Book Review (4/5) – Reflections: Conversations with Politicians (Peter Hennessy, Robert Shepherd)
Published (updated: ) in Book Reviews.
Originally published on Goodreads.
I was initially skeptical about reading transcripts of radio interviews because a) interviews of politicians often aren’t particularly interesting (because they have to be so careful about what they say); and b) live interviews often don’t translate so well into plain text. However, I actually enjoyed reading all of the interviews and found them quite insightful into historical, political events.
Aside from highlighting that every story has many sides, and what you know about a situation will quite likely have another aspect to it, there were two key things that stood out:
1) It is crucial to work with people who you can have a proper debate with. There’s little use in being told what you want to hear and you must be able to really get into the details, even if it means heated discussion. The business side of this is brilliantly described in The Five Dysfunctions of a Team: A Leadership Fable, and in the interview with Shirley Williams:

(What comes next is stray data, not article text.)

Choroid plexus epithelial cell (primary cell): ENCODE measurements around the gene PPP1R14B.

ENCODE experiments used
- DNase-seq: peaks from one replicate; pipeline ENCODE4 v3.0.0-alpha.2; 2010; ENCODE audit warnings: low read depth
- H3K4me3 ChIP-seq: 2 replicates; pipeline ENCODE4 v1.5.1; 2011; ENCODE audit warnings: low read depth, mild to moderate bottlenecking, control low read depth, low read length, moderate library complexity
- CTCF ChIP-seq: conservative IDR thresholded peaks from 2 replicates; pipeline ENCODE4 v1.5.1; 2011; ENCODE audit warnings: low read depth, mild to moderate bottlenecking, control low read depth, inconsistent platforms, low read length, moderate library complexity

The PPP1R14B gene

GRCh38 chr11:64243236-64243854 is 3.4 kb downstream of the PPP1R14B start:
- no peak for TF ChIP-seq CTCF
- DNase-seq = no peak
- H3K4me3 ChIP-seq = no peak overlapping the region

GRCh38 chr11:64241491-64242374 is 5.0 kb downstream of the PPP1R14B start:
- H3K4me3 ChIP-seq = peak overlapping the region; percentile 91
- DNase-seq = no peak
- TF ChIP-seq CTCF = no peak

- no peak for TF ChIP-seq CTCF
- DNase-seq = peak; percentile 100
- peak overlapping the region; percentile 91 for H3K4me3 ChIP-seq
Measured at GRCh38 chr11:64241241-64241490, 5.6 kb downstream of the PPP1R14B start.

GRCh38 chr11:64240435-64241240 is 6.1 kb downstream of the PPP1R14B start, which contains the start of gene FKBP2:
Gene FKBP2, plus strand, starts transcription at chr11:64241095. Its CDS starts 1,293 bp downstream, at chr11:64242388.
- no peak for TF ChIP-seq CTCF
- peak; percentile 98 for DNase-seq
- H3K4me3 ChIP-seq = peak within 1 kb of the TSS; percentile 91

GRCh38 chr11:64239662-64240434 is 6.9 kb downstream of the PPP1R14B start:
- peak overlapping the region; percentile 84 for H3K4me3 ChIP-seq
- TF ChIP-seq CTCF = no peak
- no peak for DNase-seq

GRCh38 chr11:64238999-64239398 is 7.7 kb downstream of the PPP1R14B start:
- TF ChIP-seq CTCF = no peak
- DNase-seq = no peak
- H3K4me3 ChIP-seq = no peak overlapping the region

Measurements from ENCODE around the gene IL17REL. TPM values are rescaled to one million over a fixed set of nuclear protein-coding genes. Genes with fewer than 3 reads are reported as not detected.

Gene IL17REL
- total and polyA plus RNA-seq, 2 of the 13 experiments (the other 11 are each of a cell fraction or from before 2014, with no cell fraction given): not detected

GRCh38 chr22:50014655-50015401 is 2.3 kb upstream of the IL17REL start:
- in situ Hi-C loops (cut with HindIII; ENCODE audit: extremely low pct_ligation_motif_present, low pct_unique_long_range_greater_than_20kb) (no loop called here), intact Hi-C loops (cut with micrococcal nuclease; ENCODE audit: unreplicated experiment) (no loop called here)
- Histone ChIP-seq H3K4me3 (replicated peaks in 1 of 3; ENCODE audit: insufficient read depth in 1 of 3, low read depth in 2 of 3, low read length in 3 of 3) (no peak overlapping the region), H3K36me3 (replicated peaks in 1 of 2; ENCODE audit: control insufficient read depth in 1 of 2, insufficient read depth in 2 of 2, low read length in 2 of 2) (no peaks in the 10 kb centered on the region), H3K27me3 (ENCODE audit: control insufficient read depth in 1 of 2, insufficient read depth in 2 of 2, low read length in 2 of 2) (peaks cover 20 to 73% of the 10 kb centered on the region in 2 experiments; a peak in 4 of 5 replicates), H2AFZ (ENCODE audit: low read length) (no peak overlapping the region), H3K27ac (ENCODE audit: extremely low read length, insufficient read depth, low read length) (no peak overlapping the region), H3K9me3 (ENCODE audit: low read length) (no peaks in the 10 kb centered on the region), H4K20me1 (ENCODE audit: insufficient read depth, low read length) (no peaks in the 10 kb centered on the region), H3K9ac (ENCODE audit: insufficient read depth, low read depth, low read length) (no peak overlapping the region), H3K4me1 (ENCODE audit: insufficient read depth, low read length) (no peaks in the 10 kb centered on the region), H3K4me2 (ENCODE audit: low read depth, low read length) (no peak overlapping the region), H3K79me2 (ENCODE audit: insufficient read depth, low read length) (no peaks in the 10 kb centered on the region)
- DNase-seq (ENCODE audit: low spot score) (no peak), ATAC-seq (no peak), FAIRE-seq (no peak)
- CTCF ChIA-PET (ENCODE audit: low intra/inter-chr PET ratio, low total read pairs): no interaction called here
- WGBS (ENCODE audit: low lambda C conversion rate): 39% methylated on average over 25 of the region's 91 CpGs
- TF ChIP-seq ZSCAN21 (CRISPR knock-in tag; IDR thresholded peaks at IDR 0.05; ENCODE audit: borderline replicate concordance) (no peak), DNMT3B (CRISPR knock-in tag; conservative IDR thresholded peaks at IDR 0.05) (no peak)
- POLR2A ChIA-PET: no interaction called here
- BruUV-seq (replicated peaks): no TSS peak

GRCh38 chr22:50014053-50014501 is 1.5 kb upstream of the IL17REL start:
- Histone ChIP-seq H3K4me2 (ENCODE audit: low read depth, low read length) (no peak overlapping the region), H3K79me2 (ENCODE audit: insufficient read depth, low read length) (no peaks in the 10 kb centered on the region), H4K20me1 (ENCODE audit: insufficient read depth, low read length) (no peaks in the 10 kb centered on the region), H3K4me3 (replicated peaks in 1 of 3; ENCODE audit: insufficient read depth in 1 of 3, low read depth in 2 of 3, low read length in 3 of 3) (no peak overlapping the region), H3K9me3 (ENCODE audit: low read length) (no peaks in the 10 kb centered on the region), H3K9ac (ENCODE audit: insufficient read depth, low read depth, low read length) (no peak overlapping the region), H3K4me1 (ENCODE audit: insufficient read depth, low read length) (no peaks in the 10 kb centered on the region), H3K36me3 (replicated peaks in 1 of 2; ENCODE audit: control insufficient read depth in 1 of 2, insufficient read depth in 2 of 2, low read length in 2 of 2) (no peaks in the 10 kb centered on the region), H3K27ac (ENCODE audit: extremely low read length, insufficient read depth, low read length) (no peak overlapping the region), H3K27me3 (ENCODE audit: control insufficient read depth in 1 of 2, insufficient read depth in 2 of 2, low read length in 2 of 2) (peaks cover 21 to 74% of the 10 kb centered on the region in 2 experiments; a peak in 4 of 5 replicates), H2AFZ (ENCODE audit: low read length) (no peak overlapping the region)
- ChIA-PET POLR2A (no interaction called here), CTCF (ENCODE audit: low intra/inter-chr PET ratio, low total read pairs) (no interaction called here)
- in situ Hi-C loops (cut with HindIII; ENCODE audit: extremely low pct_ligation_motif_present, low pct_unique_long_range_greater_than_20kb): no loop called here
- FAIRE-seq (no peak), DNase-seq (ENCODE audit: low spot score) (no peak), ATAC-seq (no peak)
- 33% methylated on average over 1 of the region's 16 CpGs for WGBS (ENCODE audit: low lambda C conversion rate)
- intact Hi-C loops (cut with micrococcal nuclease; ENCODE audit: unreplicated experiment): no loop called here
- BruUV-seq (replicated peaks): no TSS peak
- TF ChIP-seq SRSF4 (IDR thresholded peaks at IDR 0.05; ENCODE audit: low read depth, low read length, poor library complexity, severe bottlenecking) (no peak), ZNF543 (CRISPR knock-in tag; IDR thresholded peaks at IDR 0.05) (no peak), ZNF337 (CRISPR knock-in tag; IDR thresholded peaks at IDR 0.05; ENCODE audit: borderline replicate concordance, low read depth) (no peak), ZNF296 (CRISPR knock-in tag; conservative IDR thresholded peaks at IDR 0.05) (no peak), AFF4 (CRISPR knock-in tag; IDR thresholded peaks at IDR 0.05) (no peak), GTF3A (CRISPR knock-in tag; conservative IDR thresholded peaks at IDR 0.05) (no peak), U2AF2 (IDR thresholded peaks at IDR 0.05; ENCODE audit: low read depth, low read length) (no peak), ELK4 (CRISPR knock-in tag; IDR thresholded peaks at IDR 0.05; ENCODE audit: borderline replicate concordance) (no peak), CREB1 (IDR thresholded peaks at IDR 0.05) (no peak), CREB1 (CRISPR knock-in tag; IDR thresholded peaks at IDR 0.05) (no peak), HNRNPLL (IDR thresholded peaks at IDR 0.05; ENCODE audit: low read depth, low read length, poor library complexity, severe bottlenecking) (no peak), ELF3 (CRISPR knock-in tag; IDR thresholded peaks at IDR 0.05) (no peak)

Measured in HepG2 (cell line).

I’m passionately against Francis Maude’s mad idea of letting ministers appoint their own civil servants, because frankly I’ve seen America and although there are many things about America I admire, one of the worst things is the appointment of the first two or three layers down, because it means you begin to lose any sense of what it is to be part of a national community, and you don’t get the right advice. Because you’ve appointed them you get advice which you want to hear.
2) You can probably find at least one historical event that closely matches events today. The more history I read, the more important I think having a proper historical perspective is on dealing with current events. This paragraph from John Major really could have been written to describe the last few years:
Well, it wasn’t just political inhibitions. It was money. I mentioned earlier the terrible economic recession that we had at the beginning of the 1990s: we spent the best part of five to six years putting that right. And it was very unpopular putting that right. And, of course, when you’re doing that, you do not have the resources, or in some ways the political capital – with a tiny majority which was shrinking all the time – to actually make those sort of changes. And I couldn’t, because we were preoccupied with the economy; we were overwhelmed with disputes about Europe; Northern Ireland also took a great deal of time. But in terms of the social reforms I would like to have made, I’m not sure we would have had the majority for them in the House of Commons. But above all, we didn’t have the money for them.